Home News Canada Domestic abuse still little acknowledged, says Auberge Shalom

Domestic abuse still little acknowledged, says Auberge Shalom

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Some of the founders of Auberge Shalom gather for a portrait. Third from right is founding president Miriam Charron. (Janice Arnold photo)

When a small group of Jewish women set about to establish a shelter for victims of conjugal violence, the common response was domestic assault didn’t happen in our community.

The shame was so great it was only whispered about, even among those who admitted it did.

Thirty years after Auberge Shalom pour femmes opened, the denial and stigma have not disappeared, even though the shelter is always full and demand is high for professional counselling at an off-site location, which includes specialized services for Orthodox women.

The anniversary was celebrated on May 15 with mixed feelings as Auberge’s founding president Miriam Charron said they had hoped that there would be no need for the shelter three decades on.

Sarah Rosenhek, Auberge’s executive director, was heartened to see some 400 people from across the community attend the awareness and fundraising event, held at Congregation Shaar Hashomayim.

Twenty of the founders or their descendants were present, including Dorothy Reitman, who was president of the National Council of Jewish Women, which initiated the project. Conjugal violence was not talked about in those days in the Jewish community, she said.

The impetus had been the murder of a young Jewish mother by her husband in 1984 on the West Island.

“We wrote a letter to every single rabbi,” remembered Charron to get them onside.

It took three years to raise the over $1 million needed to start a shelter. Leonard and Bina Ellen donated the first house. Auberge is now in its second, larger home.

Auberge is the only kosher (MK certified) shomer Shabbat shelter in Canada, said Rosenhek, but is open to women and children of any background and celebrates its multiculturalism.

The shelter is located in a house with 12 beds at a secret location in the West End. Women and their children stay there for an average of six weeks to two months.

More than 700 women were served last year through the shelter, counselling and advocacy, support groups or the 24/7 help line.

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President Natalie Amar feels Auberge is still not well known and many more women could be helped if it were.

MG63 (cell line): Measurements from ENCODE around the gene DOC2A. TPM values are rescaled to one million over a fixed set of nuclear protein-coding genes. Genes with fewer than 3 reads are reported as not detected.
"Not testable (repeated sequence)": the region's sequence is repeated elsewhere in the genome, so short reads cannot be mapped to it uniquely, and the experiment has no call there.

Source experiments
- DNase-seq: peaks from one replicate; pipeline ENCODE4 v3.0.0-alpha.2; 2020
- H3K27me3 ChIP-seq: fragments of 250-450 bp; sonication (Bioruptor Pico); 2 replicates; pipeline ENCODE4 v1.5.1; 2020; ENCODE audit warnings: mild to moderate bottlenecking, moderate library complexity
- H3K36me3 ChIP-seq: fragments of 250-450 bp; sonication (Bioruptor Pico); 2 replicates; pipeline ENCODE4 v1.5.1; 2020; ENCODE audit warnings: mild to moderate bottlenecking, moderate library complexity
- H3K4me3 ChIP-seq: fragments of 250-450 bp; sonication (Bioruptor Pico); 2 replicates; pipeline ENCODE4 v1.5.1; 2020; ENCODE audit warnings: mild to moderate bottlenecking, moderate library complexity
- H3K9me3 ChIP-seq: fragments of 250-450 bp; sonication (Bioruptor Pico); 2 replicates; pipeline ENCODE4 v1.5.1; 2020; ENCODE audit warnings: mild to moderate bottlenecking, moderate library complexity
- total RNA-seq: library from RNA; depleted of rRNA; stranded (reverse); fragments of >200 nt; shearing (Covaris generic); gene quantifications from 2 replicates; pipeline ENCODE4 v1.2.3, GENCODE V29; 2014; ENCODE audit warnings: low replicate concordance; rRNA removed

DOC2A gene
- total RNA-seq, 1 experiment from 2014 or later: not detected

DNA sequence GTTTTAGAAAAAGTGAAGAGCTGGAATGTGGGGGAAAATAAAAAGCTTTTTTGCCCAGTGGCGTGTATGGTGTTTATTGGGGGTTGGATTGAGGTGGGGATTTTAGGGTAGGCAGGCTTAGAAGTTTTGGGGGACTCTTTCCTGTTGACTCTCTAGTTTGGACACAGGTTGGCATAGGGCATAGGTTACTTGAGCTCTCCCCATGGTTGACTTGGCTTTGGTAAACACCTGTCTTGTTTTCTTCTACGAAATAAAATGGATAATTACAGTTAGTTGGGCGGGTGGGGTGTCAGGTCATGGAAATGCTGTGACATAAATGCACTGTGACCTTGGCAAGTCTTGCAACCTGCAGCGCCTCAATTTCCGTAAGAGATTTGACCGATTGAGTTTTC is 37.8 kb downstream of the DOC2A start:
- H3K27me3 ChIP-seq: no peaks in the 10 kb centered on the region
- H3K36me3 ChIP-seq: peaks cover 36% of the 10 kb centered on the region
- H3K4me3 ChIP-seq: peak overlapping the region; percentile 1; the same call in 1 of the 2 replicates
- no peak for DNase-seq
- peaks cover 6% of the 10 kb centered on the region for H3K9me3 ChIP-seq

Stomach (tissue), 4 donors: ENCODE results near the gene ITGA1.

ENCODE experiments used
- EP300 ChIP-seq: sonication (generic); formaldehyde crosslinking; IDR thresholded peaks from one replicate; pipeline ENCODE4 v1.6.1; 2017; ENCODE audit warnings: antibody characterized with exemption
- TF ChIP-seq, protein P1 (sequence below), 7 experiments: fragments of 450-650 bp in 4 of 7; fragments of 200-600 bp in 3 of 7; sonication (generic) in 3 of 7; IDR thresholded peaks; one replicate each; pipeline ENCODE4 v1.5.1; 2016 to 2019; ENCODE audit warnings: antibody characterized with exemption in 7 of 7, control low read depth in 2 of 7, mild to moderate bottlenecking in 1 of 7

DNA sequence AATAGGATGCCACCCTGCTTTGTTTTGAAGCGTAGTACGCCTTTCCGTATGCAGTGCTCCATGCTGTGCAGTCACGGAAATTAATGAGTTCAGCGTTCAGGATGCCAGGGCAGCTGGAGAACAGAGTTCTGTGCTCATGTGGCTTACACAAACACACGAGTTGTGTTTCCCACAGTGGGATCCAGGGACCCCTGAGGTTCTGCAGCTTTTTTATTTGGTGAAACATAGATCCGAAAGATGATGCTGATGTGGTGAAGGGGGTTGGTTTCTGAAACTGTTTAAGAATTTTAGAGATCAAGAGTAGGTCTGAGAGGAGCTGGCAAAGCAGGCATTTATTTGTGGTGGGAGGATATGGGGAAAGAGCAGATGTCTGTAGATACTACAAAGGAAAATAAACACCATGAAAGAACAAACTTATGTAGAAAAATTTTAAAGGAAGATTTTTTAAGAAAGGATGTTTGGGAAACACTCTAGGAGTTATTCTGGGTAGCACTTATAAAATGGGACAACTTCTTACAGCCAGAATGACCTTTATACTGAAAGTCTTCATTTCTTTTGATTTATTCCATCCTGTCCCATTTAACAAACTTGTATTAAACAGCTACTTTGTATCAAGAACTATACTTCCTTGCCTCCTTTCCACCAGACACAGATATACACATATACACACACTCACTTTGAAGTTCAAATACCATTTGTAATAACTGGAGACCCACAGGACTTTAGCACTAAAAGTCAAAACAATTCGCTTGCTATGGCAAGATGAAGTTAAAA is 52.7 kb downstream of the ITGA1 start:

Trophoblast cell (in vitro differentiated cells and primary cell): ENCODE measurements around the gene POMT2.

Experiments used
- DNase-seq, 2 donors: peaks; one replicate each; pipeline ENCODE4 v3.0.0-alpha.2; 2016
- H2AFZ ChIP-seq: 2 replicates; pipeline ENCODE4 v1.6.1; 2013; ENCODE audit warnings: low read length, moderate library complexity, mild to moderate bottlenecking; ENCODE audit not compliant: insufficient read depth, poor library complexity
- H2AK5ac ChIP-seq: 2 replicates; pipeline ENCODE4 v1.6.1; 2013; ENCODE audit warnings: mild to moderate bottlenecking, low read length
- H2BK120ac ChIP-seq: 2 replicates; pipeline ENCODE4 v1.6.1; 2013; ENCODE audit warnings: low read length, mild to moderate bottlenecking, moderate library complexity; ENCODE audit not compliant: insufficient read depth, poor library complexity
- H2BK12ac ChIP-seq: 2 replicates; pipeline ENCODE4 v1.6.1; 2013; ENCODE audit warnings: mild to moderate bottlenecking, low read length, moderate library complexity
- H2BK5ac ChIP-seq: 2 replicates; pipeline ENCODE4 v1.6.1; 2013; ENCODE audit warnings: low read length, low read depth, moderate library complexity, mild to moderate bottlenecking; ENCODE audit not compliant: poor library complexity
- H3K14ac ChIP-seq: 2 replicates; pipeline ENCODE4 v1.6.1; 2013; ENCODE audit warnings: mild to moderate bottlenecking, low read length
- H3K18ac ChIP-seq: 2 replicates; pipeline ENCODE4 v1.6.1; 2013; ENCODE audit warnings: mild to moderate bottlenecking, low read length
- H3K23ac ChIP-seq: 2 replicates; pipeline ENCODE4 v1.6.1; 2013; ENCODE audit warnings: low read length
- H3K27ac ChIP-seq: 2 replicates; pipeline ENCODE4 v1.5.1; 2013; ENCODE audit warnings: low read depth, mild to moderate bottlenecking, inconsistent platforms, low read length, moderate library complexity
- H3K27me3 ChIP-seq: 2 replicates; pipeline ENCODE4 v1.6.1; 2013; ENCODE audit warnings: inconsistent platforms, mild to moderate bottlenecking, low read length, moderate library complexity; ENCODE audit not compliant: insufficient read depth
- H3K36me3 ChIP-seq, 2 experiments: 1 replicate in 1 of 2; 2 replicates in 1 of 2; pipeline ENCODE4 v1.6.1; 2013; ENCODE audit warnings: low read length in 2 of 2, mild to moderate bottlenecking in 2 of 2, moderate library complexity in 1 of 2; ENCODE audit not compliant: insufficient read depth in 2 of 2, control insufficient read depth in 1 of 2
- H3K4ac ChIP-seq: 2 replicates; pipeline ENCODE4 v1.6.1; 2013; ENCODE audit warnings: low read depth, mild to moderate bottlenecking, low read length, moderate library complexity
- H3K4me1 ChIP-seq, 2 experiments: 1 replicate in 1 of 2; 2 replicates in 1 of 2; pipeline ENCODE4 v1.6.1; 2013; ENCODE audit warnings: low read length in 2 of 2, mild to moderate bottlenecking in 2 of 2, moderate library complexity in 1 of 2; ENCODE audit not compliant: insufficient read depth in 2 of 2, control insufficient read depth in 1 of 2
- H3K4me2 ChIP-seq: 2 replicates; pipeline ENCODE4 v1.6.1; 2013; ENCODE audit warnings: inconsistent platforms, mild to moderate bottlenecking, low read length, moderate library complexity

She noted that awareness of domestic abuse continues to be lacking in society generally. Although the #MeToo movement has brought sexual assault out of the shadows, “we are still not talking about what goes on in people’s homes.”

Abuse is not only physical, she said.  It can be psychological, financial or any form of control or manipulation by a partner that undermines a woman’s self-worth.

It takes courage to seek help, Rosenhek said. Women may fear for their or their children’s safety, be financially dependent, or have never lived on their own.

The Quebec government covers 60 per cent of Auberge’s annual budget whose services are free. The $150,000 netted that night will cover six-week shelter stays for approximately 35 women and 70 children.

In a video, clients spoke of how Auberge changed their life for the better. They talk about how the shelter does not fit the stereotype: it’s clean and attractive, the activities and food are wonderful; and there is a family atmosphere

“Taya” says Auberge provided the bridge that allowed her to “make the jump across a scary river” to a new life.

To her surprise, she found the shelter a pleasant experience. “I thought it would be like a soup kitchen, but it was more like a bed and breakfast.”

It was important to her to carry on a Jewish lifestyle, such as the weekly Shabbat dinner.

Another woman is thankful that, even six years after she left the shelter, a counsellor still sees her and she is invited to shelter activities such as painting, baking and movies.

“Maude,” who spoke at the event, said Auberge made it possible for her to graduate from high school at 59 and enter Concordia University at 60. “I can say I am the happiest woman in the world.”

Lloyd Liverant and his father Herb have continued to support Auberge as benefactors and volunteers since his mother Roslyn, a dedicate volunteer, died 10 years ago.

The Liverants established an endowment when Diane Sasson, Auberge’s executive director for 21 years, retired in 2016. Sasson has since been appointed a member of the Order of Canada for her activism on behalf of abused women in Quebec. She was instrumental, for example. in having the province’s Civil Code amended to allow victims of spousal violence to terminate their residential lease without penalty.

A special mention was made of Rabbi Michael Whitman for his activism on this issue and for providing spiritual support to Auberge’s clients, staff and volunteers.

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